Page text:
LONDON Oct 18 The BBC said on Thursday that
broadcasts had been disrupted in the Middle East and Europe,
just weeks after its satellite transmission provider accused
Iran of trying to jam U.S. and European programmes.
Britain's public broadcaster did not say who was interfering
with the signal, but the company which transmits some of its
programmes, Paris-based Eutelsat, said on Oct. 4 that
Iran had been deliberately jamming satellite signals.
Eutelsat, one of Europe's leading satellite providers, said
this week it had taken Iranian state television and radio
channels off the air to comply with tougher EU sanctions on the
"The BBC, together with a number of other broadcasters, is
experiencing deliberate, intermittent interference to its
transmissions to audiences in Europe and the Middle East," the
BBC said in a statement.
"Deliberate interference such as the jamming of
transmissions is a blatant violation of international
regulations concerning the use of satellites and we strongly
condemn any practice designed to disrupt audiences' free access
to news and information," the broadcaster said.
A spokeswoman for the BBC declined to say who could be
responsible for the disruption. A spokeswoman for Eutelsat could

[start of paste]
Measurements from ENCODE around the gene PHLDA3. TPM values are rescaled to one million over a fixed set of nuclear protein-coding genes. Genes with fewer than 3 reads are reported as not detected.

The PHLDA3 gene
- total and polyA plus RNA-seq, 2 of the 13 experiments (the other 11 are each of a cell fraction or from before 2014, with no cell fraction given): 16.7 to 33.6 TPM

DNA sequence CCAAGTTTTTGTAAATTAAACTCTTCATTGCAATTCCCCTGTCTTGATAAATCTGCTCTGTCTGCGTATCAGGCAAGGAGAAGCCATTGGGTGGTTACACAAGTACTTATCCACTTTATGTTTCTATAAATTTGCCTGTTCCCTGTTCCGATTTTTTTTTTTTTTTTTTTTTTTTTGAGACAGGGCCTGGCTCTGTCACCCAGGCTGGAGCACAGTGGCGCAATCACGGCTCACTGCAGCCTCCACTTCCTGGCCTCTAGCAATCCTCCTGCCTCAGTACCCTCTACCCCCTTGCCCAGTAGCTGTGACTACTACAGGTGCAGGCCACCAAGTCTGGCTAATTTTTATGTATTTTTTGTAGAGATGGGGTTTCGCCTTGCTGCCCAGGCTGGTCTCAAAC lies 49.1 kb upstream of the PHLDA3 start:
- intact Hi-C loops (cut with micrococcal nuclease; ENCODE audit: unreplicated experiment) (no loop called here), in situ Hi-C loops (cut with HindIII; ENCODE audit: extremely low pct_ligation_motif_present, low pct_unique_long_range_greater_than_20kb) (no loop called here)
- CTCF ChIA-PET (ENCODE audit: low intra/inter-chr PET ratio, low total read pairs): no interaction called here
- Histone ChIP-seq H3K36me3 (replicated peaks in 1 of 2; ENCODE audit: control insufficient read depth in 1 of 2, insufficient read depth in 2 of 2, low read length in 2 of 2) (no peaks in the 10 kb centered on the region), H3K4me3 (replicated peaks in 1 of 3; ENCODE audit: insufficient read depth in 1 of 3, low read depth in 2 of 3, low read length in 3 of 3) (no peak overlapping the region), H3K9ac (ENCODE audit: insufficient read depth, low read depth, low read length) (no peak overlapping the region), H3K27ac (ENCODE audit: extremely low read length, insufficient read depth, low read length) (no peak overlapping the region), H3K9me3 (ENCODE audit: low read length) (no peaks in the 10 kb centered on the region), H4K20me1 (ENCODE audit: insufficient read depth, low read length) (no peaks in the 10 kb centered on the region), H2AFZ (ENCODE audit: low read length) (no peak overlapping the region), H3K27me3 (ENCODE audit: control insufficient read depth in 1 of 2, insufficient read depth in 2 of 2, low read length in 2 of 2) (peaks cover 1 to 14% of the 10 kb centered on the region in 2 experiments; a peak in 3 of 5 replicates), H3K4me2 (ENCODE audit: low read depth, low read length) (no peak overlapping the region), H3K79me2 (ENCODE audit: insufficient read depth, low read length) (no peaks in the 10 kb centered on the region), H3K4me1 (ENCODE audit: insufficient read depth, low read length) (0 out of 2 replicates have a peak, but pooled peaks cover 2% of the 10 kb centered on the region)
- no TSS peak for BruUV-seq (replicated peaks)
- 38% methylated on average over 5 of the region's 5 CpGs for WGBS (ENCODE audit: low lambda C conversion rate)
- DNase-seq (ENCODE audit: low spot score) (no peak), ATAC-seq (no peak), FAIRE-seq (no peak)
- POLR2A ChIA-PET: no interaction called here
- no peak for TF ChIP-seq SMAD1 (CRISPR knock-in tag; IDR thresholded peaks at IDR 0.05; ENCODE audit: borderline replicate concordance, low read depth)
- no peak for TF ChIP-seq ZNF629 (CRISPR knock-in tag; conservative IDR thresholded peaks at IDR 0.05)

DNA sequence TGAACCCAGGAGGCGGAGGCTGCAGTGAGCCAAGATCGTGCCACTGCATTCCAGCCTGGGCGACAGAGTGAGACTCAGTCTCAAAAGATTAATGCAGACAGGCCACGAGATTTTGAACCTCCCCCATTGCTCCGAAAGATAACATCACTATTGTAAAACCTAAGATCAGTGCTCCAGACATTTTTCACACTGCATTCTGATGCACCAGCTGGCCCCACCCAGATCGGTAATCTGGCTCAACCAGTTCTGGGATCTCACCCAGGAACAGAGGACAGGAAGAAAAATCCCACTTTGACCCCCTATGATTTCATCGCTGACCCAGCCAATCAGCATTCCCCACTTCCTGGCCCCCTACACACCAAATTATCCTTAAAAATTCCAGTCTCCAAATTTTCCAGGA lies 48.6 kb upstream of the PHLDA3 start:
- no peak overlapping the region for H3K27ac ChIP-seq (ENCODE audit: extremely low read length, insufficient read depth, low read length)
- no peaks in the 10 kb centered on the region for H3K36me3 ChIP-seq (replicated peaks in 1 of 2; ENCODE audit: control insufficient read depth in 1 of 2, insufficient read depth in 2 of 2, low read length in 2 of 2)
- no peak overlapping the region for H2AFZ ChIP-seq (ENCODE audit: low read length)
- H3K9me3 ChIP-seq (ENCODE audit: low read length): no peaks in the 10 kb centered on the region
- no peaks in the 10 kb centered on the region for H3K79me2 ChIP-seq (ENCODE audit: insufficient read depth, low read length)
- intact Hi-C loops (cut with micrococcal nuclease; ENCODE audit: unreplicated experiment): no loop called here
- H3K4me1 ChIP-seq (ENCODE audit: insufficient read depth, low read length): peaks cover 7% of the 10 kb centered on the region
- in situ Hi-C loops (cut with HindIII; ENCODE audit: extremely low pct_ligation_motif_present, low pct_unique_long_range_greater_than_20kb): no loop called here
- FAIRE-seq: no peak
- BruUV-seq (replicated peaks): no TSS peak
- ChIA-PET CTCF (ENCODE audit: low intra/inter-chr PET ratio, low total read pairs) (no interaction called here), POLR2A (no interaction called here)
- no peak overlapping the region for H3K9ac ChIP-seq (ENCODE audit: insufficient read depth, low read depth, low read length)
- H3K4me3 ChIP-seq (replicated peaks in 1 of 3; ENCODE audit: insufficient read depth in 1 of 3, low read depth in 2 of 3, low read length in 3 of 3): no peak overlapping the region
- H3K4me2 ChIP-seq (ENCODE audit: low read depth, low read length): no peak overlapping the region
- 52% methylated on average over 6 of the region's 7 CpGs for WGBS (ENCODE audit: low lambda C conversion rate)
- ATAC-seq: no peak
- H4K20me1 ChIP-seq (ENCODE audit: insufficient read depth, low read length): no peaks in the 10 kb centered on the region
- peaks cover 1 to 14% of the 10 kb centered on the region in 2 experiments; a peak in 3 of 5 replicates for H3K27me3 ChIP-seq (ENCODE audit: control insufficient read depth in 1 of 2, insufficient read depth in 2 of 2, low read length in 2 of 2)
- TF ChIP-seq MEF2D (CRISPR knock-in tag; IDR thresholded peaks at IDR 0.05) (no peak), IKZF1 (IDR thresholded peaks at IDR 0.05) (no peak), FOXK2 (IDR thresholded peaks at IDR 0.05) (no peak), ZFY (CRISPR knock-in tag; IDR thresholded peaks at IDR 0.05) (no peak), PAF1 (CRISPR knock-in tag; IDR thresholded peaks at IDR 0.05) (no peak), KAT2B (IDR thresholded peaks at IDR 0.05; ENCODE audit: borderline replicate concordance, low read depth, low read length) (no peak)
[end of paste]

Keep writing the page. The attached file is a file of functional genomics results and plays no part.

not be reached for comment.
In February, the then head of the BBC, Mark Thompson, said
Iran had repeatedly tried to jam the BBC's Persian-language
television programmes and said Iranian authorities had arrested
and threatened BBC Persian staff.
"For those working for the BBC Persian service, interference
and harassment from the Iranian authorities has become a
challenging fact of life," Thompson said at the time.
Last September, Iran arrested several people for supplying
information to the BBC, accusing them of seeking to portray a
negative image of the Islamic Republic.
The BBC said on Thursday that services suffering disruption
included the BBC World News and BBC Arabic television channels
and BBC World Service radio services in English and Arabic.
Eutelsat, which has been calling for Iran to stop jamming
signals since May 2009, said programming by the BBC, Voice of
America and Radio Free Europe/Radio Liberty had been disrupted.